The greatest hurdle of the Pep Guardiola era has finally been cleared. Manchester City progress past the Champions League quarter-finals, successful at the fifth attempt under the manager who was headhunted specifically to take further still, but their place in the semi-finals was confirmed by their most prized homegrown talent.
A sublime Phil Foden strike with a quarter of an hour to play – the young prodigy’s second crucial goal in this tie – eventually put enough distance between his boyhood club and Borussia Dortmund, to set up a meeting with Paris Saint-Germain in the last four of European football’s elite club competition.
Riyad Mahrez’s critical penalty had already restored City’s slender advantage and eased fears of a fourth straight quarter-final exit but those disappointments have taught Guardiola’s side to make sure. Foden drilled from the edge of the box against the inside of the post to secure their place.
If this thrilling two-legged contest was decided by a young talent from Stockport, it was almost turned on its head by another from Stourbridge. After being wrongly denied a first-leg goal that could have changed the complexion of this tie, Jude Bellingham gave Dortmund hope by quickly cancelling out City’s first-leg lead.
If Bellingham’s performance at the Etihad last week was not enough for those in his home country to sit up and take notice, Foden, too, has announced himself at this rarefied level, having scored the first leg’s late winner. The only golden boy to lose some of his sheen was Erling Haaland, who failed to make an impact over the two legs.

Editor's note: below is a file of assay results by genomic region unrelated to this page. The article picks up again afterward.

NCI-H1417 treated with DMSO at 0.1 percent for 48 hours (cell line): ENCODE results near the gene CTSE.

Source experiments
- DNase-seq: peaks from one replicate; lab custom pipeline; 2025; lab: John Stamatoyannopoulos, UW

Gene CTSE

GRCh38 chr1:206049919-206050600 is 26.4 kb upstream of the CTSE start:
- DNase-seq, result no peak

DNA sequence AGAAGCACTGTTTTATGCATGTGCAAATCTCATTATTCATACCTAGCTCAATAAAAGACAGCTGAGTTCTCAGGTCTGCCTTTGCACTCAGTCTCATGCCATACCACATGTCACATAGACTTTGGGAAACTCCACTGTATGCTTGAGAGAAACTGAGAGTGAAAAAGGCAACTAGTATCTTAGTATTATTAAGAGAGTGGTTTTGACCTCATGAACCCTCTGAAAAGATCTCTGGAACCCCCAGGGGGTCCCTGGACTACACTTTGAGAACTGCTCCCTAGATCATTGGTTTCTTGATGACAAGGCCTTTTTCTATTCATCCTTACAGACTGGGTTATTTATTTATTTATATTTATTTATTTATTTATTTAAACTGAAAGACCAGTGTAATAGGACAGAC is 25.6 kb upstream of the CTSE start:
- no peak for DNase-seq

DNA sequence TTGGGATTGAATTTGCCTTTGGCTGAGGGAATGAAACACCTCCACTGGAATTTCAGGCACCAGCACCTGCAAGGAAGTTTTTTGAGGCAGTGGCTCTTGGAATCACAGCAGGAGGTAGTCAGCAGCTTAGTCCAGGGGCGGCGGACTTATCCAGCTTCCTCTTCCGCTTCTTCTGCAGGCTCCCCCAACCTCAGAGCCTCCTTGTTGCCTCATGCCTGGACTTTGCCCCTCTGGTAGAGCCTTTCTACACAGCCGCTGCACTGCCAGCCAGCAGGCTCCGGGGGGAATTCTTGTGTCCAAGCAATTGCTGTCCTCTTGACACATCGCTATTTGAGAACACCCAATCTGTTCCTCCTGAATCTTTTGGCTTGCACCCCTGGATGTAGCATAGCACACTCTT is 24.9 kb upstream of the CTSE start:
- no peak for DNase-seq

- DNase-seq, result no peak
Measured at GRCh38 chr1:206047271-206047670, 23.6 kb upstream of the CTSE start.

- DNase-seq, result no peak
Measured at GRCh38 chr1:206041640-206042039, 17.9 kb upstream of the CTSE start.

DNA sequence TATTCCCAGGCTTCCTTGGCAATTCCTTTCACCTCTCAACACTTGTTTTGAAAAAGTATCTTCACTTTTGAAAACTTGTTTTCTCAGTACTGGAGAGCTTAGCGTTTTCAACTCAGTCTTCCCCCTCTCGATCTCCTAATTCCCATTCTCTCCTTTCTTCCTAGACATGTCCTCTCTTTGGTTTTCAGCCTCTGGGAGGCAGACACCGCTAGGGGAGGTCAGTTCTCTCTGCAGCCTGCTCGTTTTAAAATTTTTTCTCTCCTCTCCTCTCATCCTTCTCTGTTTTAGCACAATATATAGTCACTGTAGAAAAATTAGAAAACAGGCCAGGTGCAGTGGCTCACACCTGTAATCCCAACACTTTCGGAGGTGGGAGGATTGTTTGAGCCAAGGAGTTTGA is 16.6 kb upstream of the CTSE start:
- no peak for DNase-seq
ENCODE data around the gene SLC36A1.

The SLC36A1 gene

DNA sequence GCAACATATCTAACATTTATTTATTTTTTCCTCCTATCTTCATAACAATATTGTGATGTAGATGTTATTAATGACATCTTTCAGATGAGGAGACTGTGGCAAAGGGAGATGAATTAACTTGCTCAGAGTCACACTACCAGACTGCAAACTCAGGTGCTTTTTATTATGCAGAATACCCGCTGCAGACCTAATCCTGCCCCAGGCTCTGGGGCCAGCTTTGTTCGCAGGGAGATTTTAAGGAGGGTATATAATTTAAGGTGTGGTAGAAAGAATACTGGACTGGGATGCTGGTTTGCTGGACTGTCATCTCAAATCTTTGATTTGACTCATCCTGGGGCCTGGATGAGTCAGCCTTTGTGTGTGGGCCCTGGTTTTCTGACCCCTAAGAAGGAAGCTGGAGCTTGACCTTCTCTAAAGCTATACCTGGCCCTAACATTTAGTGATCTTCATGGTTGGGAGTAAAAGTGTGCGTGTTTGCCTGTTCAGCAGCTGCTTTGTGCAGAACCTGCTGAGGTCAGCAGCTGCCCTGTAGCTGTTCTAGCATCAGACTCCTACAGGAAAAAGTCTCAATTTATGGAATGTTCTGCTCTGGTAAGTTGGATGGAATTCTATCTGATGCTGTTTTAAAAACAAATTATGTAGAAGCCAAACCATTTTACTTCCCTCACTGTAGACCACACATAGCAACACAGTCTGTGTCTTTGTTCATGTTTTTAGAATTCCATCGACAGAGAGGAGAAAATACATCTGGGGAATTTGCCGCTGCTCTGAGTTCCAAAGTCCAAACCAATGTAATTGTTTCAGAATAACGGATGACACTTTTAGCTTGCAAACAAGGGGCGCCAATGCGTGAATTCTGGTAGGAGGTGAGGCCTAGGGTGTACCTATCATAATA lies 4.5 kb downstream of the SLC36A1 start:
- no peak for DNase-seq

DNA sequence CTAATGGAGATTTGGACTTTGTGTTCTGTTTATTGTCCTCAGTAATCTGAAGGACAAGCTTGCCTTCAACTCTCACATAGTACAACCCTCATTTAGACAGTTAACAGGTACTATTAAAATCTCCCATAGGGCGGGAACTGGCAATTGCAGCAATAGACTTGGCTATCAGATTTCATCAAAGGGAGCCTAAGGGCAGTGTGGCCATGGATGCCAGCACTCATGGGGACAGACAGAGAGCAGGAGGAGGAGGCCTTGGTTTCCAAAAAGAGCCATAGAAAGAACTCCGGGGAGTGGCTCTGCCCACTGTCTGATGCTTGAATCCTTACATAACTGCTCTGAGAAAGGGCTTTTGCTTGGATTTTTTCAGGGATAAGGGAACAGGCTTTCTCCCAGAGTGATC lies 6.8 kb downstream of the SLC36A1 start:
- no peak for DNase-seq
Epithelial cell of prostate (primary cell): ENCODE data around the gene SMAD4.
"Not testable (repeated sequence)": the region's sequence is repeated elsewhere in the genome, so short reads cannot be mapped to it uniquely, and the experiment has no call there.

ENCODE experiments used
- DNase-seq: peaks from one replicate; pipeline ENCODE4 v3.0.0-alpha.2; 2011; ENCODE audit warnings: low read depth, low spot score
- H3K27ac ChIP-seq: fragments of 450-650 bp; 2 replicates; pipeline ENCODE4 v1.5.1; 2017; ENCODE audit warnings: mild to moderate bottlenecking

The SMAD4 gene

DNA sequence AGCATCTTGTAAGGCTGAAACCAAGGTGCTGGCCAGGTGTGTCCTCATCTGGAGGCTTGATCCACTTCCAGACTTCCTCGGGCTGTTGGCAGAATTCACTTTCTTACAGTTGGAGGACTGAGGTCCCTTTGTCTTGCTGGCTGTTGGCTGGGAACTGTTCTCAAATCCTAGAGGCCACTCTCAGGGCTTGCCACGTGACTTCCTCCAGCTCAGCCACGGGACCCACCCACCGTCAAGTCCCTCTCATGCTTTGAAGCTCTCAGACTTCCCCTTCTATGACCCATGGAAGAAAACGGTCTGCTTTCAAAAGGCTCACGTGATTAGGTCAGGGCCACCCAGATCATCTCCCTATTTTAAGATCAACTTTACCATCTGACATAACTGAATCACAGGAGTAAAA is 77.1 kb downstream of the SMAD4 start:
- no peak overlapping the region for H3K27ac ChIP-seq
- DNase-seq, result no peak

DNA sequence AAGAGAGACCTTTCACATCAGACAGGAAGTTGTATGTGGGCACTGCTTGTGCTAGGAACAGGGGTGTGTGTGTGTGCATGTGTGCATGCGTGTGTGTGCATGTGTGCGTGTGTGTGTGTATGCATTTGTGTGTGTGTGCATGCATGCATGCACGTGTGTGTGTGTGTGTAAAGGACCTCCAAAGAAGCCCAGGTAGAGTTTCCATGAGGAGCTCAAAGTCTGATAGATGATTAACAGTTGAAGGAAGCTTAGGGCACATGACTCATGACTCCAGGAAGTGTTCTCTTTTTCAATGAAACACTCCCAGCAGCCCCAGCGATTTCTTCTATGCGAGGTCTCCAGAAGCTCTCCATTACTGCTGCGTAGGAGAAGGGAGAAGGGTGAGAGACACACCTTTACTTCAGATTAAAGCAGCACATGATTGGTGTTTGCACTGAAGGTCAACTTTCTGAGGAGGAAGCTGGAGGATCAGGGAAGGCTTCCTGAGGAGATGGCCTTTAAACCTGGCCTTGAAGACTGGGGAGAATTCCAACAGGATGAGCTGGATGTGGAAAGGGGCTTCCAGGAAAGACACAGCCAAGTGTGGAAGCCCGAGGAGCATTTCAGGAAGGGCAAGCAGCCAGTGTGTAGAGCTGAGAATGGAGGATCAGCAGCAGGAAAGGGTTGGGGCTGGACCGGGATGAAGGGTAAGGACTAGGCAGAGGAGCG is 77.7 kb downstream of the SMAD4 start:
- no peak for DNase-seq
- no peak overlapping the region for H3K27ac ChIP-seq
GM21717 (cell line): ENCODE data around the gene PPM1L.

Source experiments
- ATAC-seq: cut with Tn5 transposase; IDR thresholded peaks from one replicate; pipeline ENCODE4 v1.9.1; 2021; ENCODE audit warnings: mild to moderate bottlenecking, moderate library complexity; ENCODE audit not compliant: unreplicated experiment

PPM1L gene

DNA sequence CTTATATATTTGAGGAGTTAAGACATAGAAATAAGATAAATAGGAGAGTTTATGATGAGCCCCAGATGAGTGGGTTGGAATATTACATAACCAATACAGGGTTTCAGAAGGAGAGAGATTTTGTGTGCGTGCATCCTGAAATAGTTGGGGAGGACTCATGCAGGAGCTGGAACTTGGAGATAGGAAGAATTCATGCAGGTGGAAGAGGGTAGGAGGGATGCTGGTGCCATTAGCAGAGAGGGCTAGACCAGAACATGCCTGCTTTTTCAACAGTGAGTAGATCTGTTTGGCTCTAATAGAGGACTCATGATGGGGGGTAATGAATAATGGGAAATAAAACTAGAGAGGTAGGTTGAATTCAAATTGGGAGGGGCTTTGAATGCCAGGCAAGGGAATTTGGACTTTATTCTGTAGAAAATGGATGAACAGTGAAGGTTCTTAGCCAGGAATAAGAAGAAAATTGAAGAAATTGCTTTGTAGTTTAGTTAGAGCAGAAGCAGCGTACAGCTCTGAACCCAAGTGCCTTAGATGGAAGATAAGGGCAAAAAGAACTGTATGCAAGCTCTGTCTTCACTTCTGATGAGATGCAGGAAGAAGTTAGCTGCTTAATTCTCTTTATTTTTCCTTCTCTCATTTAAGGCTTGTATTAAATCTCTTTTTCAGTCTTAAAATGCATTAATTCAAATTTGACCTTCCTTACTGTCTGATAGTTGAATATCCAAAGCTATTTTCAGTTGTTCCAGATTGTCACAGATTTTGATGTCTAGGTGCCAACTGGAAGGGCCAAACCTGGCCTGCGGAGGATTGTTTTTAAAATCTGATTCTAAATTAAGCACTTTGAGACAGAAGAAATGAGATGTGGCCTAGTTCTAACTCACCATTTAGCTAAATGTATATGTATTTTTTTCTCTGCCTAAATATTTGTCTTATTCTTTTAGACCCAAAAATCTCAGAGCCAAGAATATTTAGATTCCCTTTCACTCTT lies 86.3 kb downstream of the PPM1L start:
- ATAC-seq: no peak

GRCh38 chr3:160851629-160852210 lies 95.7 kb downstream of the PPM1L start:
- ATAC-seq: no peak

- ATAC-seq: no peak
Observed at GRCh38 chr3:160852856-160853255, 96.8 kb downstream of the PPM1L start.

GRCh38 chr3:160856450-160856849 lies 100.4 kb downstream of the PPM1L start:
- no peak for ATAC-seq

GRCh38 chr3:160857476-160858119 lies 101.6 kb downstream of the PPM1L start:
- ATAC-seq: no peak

Guardiola left his galaxy brain in its vat for this one. Oleksandr Zinchenko replaced Joao Cancelo, the full-back’s form having dipped of late, but other than that this was the same line-up that started and won the first leg, even though City did not exactly have everything their own way.
Dortmund were unlucky not to take a stronger foothold into this return after some questionable officiating at the Etihad but at least had history on their side. Teams that have suffered a 2-1 defeat away from home in a Champions League first leg have progressed more often than they have been eliminated.